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Litigation News

Litigation News | 2022

Employer’s Secret Forensic Search Is Unlawful Retaliation

Shirin Afsous


  • In Smith v. City of Pelham, an employee filed a sexual discrimination complaint against her supervisor. The supervisor ordered a forensic search of her work computer, leading to termination for policy violations.
  • The Eleventh Circuit affirmed the lack of privacy claims but reversed and remanded the retaliation claim.
  • The court ruled that the employee's lack of knowledge about the search did not shield the employer from a retaliation claim and found evidence of pretext for retaliation.
Employer’s Secret Forensic Search Is Unlawful Retaliation
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Employers beware: A federal court of appeals has held that a forensic search of an employee’s work computer could constitute unlawful retaliation for an employee’s discrimination claim— even if the employee is not aware of the employer’s actions. ABA Litigation Section leaders say that the decision serves as a reminder that employee investigations should have a documented business purpose.

Employer Finds Computer Policy Violation after Discrimination Complaint

In Smith v. City of Pelham, a city employee submitted a “formal written complaint” stating that her supervisor, the police chief, engaged in sexual discrimination by treating male and female employees differently and retaliated against those coming forward. About a week after receiving the complaint, the chief ordered a forensic search of the employee’s work computer, which revealed the employee’s personal nude photographs and evidence that the employee used her work computer for a second job.

The city terminated the employee for violating the city’s computer policies. Though the city had a progressive discipline policy, a process that addresses an employee’s workplace behavior by providing feedback through a series of increasingly formal steps, the chief did not follow any of the initial stages.

The employee sued the city in the U.S. District Court for the Northern District of Alabama, alleging that the search violated the Fourth Amendment and Alabama privacy law, and constituted unlawful retaliation. The district court granted summary judgment in favor of the city, holding that a reasonable worker could not be dissuaded from making a charge of discrimination due to an investigation of which she had no knowledge.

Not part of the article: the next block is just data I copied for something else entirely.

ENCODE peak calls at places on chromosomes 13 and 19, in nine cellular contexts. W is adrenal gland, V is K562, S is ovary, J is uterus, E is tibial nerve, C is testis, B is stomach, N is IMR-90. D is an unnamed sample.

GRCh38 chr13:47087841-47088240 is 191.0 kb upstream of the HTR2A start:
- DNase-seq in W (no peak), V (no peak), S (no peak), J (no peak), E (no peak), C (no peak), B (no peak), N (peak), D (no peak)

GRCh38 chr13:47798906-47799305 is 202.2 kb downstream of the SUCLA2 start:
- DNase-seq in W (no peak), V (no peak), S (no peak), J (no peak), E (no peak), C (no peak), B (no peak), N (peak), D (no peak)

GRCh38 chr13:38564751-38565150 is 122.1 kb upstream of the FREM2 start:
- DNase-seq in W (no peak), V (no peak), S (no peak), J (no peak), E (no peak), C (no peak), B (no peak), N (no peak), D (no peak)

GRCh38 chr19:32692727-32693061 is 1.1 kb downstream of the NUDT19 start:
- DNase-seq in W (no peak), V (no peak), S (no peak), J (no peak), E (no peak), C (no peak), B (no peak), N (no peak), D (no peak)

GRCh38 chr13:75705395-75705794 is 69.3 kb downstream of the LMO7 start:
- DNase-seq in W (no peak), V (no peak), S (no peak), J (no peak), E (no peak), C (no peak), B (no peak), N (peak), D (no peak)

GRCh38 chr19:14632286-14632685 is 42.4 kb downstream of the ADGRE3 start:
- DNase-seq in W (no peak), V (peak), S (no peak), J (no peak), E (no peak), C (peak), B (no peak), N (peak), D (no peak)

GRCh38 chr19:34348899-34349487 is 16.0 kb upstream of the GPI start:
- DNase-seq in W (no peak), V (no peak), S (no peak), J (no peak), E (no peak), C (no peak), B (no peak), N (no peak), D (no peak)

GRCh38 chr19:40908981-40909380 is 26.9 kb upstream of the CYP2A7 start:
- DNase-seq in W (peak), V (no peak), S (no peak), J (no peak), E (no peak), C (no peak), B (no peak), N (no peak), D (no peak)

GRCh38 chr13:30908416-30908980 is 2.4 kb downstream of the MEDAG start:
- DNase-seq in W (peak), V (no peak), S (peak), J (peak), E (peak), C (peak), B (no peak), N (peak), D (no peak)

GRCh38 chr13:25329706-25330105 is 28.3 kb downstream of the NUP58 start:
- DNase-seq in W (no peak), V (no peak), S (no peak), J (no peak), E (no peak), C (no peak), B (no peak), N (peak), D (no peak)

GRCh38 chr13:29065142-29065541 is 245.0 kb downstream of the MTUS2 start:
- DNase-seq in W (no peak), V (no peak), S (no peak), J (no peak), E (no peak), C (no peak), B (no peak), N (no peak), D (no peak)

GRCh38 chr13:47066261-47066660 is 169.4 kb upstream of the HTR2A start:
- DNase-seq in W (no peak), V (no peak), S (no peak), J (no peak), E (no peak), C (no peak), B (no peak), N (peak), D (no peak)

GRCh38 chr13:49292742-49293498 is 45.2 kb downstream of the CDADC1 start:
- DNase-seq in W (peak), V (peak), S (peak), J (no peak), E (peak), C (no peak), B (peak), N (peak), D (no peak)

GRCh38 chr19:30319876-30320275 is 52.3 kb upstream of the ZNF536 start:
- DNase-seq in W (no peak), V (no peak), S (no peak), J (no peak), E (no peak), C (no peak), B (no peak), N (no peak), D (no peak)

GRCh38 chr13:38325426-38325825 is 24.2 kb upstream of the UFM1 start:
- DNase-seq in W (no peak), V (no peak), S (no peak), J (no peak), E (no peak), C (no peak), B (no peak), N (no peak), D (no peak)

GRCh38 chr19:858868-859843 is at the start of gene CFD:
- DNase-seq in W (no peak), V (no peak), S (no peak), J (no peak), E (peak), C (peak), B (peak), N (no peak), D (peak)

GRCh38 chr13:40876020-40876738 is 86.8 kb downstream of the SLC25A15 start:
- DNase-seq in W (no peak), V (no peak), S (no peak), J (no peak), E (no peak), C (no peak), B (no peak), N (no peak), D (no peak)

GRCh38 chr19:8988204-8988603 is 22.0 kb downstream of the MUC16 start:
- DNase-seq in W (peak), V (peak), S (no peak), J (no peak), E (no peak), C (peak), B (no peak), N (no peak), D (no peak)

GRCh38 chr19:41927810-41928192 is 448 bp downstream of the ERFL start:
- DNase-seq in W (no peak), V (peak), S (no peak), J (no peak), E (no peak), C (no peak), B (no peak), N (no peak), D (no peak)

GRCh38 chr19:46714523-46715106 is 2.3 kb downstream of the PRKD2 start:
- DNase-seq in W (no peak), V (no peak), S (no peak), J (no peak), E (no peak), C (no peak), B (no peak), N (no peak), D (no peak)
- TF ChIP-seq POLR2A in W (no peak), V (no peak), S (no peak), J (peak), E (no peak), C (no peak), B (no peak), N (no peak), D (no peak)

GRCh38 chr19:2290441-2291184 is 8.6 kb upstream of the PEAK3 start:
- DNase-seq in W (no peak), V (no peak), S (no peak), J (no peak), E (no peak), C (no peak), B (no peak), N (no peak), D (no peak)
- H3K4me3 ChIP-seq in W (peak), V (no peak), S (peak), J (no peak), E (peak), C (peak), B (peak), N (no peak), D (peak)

An Action Can be Adverse Even if the Employee Lacks Knowledge

The U.S. Court of Appeals for the Eleventh Circuit affirmed the summary judgment with respect to the privacy claims but reversed and remanded the retaliation claim. As to the privacy claims, the court of appeals found that the employee did not have a reasonable expectation of privacy in her work computer files because the employer’s policy was clear that her computer could be monitored.

However, the Eleventh Circuit held that “[t]he district court erred when it concluded that the [employer’s] forensic search…could not constitute a materially adverse employment action.” It found that the employee had established a prima facie case of retaliation under Title VII, which requires a plaintiff to establish that “(1) she engaged in statutorily protected activity; (2) she suffered a materially adverse employment action; and (3) there was some causal connection between the two events.” Establishing the prima facie case creates a presumption that there was discriminatory intent, which the employer may rebut “by articulating a legitimate, non-discriminatory reason for the employment action.”